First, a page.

All public service majors must take a core of five courses, including the introductory course “Public Service as Responsible Citizenship” and courses on urban issues in both the US and around the world. Students round out their degrees with upper-level electives such as “Health and Social Justice” and “The Arts and Culture of Public Service.”
Internships and service learning are also key components of the curriculum. Majors must complete two internships with governmental agencies or nonprofit groups. SPAA has partnerships with over 250 organizations in the greater Newark area, and Stroye and Farmbry recently laid the groundwork for an international internship program based in Cape Town, South Africa.
Even the more traditional academic courses involve community engagement and service learning. In “Public Service as Responsible Citizenship,” which meets twice a week, Tuesday meetings are spent in the classroom discussing readings, while Thursdays are spent helping various community partners complete projects. Similarly, “The Global Urban Experience” focuses heavily on research and academic theory, but students also develop projects to assist the various cities they study. One recent section of the course worked with an organization in Ghana dealing with child trafficking, and the students collected resources to send to that organization.
Providing real and valuable assistance to the community partners is an important part of the internships and service-learning projects, Stroye says—students should be actively contributing to community initiatives. By the same token, students must also be able to tie internships and service projects back to the theory they’ve learned in their classes, and all internships conclude with an academic presentation made before advisors. This emphasis on experiential learning has attracted large numbers of students from other majors to public service courses, and other departments on campus are increasingly looking to SPAA for guidance and assistance in getting their students involved in community projects, Stroye says.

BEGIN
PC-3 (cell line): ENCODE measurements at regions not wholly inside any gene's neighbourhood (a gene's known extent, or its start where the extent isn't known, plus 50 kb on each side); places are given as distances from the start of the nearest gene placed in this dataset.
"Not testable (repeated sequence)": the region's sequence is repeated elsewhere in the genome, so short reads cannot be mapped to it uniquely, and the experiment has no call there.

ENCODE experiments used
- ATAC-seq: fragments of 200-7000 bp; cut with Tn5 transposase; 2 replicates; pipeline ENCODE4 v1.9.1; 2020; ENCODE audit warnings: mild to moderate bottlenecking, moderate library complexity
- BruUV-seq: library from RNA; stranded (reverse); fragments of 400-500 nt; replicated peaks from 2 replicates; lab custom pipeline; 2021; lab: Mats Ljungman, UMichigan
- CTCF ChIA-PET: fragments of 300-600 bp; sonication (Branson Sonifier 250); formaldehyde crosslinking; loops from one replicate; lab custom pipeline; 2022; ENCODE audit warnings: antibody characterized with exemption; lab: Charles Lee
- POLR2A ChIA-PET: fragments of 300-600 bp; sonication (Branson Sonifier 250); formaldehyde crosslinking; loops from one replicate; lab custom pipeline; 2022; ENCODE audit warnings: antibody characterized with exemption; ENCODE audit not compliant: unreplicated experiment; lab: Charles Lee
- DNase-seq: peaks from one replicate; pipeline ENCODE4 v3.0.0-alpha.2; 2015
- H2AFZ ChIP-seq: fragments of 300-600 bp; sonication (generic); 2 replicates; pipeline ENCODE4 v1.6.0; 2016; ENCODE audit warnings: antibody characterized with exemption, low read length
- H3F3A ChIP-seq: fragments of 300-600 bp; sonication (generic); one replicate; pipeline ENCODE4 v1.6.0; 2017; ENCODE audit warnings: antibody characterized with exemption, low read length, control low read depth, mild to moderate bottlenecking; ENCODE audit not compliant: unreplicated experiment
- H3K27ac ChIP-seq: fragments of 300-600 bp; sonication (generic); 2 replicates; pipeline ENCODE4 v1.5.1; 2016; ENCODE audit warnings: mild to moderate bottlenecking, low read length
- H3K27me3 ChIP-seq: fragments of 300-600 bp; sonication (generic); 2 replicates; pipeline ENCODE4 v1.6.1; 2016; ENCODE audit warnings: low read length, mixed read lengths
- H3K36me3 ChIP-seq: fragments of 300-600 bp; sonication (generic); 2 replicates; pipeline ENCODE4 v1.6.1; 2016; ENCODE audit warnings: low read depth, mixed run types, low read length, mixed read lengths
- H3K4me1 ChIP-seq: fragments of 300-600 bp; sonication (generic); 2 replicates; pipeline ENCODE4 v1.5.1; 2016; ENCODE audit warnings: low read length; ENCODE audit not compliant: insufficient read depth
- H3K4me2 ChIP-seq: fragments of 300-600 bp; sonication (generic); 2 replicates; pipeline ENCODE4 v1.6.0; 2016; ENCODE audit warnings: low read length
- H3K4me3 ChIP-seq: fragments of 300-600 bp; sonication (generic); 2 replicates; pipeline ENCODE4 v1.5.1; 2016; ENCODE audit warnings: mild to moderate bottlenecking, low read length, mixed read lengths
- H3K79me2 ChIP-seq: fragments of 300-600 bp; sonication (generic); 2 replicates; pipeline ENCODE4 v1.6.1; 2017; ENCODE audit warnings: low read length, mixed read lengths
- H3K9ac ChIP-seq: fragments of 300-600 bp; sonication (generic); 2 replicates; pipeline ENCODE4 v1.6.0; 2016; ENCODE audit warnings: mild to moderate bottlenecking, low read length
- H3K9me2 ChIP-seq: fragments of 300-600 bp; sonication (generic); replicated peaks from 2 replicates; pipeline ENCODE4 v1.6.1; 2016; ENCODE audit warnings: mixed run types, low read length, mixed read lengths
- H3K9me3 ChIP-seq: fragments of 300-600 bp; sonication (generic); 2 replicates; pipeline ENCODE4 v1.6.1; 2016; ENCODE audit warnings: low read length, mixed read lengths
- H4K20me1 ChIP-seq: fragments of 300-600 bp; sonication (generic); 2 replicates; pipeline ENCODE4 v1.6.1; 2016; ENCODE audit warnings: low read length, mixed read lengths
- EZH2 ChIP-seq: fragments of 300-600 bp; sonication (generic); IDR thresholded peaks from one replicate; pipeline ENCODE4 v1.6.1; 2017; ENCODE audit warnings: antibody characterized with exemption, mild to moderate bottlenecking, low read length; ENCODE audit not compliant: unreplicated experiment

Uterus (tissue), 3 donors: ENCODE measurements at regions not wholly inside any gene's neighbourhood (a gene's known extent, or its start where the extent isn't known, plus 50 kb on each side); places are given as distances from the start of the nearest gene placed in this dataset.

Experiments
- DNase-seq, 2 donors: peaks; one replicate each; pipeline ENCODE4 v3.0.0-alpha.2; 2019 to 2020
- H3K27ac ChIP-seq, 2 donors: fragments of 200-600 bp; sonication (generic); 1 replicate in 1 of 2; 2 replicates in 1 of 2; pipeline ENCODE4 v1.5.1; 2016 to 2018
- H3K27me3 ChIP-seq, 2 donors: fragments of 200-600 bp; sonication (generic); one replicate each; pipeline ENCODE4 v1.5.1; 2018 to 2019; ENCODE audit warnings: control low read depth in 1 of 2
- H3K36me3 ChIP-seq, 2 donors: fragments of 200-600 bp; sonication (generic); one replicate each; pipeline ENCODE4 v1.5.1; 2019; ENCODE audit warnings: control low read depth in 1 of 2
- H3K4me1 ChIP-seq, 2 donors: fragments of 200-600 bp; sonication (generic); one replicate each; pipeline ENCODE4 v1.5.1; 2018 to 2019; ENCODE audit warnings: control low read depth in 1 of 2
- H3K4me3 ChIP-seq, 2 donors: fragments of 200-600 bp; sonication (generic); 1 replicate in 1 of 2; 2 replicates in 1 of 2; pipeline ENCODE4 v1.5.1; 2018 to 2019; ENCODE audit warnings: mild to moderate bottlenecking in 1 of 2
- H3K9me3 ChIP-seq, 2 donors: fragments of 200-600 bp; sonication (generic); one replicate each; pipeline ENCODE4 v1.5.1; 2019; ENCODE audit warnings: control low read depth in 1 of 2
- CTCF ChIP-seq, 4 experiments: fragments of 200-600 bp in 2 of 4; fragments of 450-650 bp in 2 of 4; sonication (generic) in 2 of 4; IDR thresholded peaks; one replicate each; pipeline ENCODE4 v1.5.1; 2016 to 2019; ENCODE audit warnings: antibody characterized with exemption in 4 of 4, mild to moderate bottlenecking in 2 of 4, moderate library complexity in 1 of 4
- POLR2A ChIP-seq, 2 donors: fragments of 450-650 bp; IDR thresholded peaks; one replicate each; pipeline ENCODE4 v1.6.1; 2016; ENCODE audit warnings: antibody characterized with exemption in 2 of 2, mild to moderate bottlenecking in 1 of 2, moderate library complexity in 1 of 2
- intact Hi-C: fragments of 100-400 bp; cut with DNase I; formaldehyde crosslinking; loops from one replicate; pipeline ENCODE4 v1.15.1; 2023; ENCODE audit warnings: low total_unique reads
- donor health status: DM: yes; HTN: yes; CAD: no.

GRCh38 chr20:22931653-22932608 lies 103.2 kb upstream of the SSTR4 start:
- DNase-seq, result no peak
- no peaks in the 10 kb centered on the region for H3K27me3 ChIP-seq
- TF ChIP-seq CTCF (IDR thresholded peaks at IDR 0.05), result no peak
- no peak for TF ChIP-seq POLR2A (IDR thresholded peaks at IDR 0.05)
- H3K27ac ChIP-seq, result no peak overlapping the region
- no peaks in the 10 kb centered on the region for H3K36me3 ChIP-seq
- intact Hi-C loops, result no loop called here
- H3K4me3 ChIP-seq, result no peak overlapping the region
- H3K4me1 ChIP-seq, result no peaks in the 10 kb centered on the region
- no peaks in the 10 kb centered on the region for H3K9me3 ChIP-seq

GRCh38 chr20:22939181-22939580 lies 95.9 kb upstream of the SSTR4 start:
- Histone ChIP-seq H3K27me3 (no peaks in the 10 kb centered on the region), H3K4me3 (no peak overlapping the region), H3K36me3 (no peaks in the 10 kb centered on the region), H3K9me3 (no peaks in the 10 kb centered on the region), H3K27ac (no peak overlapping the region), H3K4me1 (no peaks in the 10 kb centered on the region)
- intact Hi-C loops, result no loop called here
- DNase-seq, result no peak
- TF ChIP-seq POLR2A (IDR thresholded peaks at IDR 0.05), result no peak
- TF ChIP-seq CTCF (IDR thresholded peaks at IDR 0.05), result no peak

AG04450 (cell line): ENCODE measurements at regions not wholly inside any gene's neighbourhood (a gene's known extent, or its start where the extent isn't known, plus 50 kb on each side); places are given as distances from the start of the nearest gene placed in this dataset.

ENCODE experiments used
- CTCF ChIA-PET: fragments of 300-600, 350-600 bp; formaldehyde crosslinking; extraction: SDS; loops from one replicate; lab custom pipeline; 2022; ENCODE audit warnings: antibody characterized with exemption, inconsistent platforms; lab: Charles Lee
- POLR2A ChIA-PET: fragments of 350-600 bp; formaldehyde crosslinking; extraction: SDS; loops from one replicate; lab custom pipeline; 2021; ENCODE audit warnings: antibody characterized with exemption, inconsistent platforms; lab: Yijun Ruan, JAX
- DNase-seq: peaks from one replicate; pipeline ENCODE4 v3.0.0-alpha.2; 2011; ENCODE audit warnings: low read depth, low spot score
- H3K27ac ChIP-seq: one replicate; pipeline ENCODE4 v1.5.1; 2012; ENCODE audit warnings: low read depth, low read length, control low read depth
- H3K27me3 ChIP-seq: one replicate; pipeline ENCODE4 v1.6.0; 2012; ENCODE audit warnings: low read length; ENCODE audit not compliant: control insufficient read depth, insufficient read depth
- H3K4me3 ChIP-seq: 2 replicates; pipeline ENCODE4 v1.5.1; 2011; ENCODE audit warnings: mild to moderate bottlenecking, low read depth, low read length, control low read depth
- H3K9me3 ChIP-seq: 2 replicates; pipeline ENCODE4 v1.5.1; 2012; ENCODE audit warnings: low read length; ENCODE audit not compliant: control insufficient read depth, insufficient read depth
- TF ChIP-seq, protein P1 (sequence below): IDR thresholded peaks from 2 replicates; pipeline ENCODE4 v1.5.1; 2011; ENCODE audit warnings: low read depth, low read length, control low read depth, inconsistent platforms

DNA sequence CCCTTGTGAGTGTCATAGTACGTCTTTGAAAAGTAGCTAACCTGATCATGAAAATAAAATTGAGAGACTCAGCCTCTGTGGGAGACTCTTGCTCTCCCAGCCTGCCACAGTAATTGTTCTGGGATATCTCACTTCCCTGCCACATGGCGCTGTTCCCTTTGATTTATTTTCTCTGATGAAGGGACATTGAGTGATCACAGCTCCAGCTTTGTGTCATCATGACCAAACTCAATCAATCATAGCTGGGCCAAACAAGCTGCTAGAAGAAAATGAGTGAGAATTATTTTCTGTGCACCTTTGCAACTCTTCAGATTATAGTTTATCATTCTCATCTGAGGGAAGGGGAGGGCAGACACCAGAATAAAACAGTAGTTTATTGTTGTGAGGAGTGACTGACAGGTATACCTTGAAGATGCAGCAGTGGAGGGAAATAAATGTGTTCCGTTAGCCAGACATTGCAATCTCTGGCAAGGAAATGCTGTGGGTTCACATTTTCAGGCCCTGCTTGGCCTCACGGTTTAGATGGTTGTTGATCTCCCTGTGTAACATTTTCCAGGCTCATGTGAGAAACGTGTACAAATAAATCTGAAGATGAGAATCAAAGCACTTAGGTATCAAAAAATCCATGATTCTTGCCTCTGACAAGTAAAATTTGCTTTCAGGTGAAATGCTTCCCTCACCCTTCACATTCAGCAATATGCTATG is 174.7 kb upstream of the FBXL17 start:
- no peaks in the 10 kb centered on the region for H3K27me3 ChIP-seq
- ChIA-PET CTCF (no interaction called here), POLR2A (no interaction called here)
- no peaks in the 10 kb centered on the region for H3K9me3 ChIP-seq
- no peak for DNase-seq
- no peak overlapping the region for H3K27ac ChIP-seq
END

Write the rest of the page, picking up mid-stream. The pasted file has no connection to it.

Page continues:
The program features heavy internship requirements and focus on real-world service and professional development, and the faculty also strive to make sure these elements are complemented by “as many of the best elements of traditional liberal arts education” as they can integrate into the major, Farmbry says. The program is actively working against what he sees as a general trend in universities to move away from the liberal arts, especially in programs like public affairs that often provide good career preparation “but ignore such issues as developing critical thinking skills, which is of real value.”